And then we get to Andrei Voronin. When I saw him in the first pre-season friendlies I was really excited by Voronin. He looked intelligent and he looked as if he could finish. As the season has progressed, however, he's gone from bad to worse. He can't seem to pass, head or do anything with the ball. On the few occasions that Liverpool looked like setting up a decent move in the first half, it all fell down when the ball got to him. The worst player on the pitch which, seeing what Boro have got, is saying something.
If there's one thing that we learned against Middlesbrough, it is that Ryan Babbel must start. I'd rather he did so as a striker alongside Torres but on the left will do as well. I'm one of those who feel that Liverpool have missed Xabi Alonso a lot but when he came on yesterday he seemed to get into the overall mood of the side. His passing was poor and he looked awfully slow. Benitez wanted him to start dictating play but he let his manager - and the side - down. Dirk Kuyt was played on the left wing to allow Babbel to move up front and barely got a kick of the ball. Still, a massive improvement on Voronin.
Category Good game - bad game
Wednesday, January 09, 2008 by Paul Grech
In one of the more bizarre rumours heard so far – and there have been quite a few – Javier Dopico is claiming that Liverpool are interested in signing him.
If his name rings a bell, it is because Benitez had actually made a bid to sign him three years back but Malaga weren’t interested in selling. At the time, Dopico was quite highly rated but he’s since faded away and at 22 he finds himself playing for Ibiza in the Spanish third division.
Talking to Ultima Hora, Dopico spoke of his disappointment at not joining Liverpool in 2004.
“Three years ago, in August 2004, there was a concrete offer from Liverpool. Rafa Benitez requested a swapwith Malaga for a player of his team which, in turn, appealed to my club. Now the situation is different, but for the moment can not say much.”
“It is very difficult for a player to make the leap from the Second Division B to the top level, but it would be a dream to play at Anfield Road. I have a tremendous desire and it is clear that both for me and for Ibiza it would be an honour to end up at that club."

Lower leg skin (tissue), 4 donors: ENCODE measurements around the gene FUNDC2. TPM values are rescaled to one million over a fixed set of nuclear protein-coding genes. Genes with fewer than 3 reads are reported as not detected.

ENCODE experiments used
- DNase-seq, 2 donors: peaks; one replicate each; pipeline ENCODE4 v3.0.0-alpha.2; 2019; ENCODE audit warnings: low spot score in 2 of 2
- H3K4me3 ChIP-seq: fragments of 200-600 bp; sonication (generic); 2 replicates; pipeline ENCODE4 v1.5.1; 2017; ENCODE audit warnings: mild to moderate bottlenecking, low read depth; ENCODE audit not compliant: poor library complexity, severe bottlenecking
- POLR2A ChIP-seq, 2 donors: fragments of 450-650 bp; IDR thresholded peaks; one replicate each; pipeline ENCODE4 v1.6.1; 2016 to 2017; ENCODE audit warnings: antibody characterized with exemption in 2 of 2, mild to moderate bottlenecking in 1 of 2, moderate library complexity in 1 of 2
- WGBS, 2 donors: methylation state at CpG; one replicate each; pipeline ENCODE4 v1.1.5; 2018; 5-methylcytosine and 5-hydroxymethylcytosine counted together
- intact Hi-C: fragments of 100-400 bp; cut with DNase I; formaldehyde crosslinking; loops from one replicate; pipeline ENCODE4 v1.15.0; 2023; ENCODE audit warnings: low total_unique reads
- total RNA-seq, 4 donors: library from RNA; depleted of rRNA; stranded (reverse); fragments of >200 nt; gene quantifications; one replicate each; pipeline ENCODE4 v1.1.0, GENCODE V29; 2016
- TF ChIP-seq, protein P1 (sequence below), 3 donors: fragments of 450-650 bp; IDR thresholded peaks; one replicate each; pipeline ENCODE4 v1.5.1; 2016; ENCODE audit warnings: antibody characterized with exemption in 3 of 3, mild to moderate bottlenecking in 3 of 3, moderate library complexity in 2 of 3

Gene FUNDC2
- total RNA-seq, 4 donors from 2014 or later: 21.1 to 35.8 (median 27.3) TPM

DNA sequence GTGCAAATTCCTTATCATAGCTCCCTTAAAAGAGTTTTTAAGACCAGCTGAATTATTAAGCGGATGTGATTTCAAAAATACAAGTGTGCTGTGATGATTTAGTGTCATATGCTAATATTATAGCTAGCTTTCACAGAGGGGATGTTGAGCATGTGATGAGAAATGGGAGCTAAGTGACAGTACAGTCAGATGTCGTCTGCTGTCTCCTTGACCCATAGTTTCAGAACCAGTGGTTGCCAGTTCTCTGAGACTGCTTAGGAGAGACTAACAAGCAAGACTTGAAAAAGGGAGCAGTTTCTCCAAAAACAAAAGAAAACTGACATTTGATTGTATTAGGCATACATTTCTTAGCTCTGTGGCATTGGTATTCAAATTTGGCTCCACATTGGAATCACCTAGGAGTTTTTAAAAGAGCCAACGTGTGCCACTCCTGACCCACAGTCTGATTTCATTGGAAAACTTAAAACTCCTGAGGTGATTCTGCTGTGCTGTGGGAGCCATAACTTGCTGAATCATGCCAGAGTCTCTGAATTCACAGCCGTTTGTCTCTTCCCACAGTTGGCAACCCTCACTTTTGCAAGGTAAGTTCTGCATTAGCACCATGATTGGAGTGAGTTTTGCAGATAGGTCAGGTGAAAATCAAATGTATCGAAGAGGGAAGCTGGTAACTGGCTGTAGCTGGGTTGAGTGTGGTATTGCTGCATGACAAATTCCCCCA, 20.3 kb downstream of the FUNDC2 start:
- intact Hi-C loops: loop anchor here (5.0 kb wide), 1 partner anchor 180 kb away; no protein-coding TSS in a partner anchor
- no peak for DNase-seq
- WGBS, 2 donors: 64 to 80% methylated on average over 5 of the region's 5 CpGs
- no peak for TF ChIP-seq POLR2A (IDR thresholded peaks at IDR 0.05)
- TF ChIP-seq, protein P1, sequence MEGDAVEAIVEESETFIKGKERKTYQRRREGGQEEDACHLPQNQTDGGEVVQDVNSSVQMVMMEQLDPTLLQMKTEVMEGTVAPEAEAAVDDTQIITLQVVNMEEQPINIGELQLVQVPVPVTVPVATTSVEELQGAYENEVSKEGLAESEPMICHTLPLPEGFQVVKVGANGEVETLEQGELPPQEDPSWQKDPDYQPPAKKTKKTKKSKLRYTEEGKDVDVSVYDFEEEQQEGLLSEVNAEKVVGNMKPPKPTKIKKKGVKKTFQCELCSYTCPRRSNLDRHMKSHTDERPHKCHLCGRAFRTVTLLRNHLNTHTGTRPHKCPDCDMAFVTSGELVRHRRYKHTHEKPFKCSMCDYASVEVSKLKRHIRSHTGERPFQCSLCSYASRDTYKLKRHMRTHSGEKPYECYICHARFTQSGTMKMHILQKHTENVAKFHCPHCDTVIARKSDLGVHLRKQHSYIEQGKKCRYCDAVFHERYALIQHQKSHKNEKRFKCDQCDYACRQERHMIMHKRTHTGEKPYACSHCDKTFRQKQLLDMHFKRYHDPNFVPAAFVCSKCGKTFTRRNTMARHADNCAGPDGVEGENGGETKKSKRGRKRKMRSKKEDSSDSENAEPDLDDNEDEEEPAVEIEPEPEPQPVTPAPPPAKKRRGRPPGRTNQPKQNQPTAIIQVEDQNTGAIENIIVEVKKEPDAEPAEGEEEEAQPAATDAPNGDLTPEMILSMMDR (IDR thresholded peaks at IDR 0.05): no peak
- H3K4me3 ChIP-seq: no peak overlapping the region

"However, we must not anticipate events and I'm only thinking of the next game. Right now I do not know if a date of January 31 will continue or not in Ibiza,” he continues, hinting perhaps that there might be something in he offing.
In reality, even though the story has been picked up by El Mundo Deportivo, it is highly unlikely that he will move to Liverpool and, like the rest of us, his dream of playing at Anfield will remain just that.
Saturday, January 05, 2008 by Paul Grech
With rumours doing the rounds that Liverpool are on the verge of a deal for a central defender, it has emerged that talks are underway to sign Martin Skrtel from Russian side, Zenith St. Petersburg.
This was revealed today by the Norwegian broadcaster NRK, which is government owned and therefore not liable to idle speculation.
Skrtel, a 23 year old Slovak international, has already played on Merseyside this season when Zenit went down 1-0 to Everton in the UEFA Cup where, truth be told, he didn’t perform particularly well.
Even so, he is highly rated and regarded as one of the most promising defenders in Europe. With a reported fee of around ₤6.5 million, if the transfer were to go throught then it should also ease off the rumours that the club's owner aren't willing - or able - to back the manager.
Thursday, January 03, 2008 by Paul Grech
Following yesterday’s dismally disappointing draw, the news that Liverpool were ready to make a bid for Wayne Bridge was probably the last thing I wanted to see this morning.
Where does one start: not only is Bridge injury prone, he is no better than what we have meaning that he just isn’t good enough. Surely the £6 million fee would be better spent elsewhere then on a Chelsea reject.